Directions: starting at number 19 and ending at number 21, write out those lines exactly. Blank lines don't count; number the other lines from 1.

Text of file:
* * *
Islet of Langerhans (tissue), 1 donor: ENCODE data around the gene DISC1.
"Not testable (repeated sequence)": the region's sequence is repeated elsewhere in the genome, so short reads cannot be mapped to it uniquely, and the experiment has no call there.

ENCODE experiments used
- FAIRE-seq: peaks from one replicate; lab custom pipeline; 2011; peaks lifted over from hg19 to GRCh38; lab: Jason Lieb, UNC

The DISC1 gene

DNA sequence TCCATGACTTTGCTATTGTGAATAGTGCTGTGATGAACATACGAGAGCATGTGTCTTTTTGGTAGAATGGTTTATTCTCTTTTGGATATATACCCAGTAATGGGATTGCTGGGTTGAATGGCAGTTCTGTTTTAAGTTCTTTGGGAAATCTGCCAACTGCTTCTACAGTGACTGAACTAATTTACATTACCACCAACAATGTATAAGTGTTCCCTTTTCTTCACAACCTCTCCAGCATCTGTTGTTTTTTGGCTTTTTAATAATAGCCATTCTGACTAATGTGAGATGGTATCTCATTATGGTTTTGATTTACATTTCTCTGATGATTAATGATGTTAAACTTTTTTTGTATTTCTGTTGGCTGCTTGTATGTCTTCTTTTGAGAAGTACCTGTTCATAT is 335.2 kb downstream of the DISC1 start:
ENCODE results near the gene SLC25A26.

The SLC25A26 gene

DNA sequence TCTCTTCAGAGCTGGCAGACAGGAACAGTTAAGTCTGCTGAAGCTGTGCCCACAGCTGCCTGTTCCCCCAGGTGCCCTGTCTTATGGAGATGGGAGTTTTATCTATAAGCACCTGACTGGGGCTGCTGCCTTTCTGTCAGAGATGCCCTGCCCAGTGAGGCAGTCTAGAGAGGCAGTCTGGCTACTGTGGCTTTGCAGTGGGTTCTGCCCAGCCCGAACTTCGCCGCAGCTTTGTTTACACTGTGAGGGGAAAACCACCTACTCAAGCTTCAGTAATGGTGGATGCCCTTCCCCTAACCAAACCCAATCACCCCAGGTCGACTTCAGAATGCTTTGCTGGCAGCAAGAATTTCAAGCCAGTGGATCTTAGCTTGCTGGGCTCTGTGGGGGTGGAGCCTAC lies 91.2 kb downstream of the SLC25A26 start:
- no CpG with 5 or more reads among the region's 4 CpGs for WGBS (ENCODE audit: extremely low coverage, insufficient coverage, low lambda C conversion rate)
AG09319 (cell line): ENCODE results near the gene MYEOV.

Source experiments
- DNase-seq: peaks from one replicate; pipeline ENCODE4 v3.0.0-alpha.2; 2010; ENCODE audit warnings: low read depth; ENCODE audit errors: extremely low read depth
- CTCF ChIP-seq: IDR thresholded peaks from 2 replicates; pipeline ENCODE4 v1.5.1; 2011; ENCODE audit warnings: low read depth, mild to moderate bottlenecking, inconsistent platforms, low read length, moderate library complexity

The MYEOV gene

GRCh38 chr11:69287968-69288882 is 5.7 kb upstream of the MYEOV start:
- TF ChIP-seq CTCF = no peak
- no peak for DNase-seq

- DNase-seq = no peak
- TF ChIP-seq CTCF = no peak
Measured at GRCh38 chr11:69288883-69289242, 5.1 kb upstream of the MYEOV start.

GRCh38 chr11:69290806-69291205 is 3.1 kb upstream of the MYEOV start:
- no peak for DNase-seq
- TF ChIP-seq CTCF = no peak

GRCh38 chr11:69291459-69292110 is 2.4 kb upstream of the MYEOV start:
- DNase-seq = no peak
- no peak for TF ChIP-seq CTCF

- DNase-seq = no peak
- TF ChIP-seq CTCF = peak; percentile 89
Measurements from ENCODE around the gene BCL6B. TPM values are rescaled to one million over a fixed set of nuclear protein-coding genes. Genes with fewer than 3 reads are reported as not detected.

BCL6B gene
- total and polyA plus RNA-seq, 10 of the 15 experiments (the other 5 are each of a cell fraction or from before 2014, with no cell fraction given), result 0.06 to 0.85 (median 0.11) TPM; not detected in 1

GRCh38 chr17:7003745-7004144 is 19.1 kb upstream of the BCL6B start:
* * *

- DNase-seq = no peak
- TF ChIP-seq CTCF = no peak
Measured at GRCh38 chr11:69288883-69289242, 5.1 kb upstream of the MYEOV start.